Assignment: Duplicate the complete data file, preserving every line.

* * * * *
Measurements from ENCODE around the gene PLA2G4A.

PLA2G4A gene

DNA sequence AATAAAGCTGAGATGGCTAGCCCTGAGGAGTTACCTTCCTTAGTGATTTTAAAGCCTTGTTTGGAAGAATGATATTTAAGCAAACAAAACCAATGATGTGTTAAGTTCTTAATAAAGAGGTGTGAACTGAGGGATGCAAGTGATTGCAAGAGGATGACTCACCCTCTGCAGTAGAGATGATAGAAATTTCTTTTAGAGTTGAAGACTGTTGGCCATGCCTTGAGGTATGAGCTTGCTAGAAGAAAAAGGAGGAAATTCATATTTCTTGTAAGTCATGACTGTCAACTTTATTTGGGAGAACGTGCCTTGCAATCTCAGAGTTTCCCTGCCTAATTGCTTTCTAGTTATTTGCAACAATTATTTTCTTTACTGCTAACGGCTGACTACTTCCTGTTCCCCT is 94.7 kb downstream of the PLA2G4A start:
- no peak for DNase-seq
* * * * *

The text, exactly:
Measurements from ENCODE around the gene PLA2G4A.

PLA2G4A gene

DNA sequence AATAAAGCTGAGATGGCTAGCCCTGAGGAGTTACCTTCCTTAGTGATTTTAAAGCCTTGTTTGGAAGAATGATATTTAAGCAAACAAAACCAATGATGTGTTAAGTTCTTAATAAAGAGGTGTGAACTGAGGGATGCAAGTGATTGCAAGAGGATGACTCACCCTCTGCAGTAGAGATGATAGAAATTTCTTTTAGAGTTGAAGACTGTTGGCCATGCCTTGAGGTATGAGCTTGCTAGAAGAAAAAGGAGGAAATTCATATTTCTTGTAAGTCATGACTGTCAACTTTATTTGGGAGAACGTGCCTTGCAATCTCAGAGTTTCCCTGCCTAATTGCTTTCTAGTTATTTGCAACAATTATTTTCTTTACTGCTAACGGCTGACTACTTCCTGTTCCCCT is 94.7 kb downstream of the PLA2G4A start:
- no peak for DNase-seq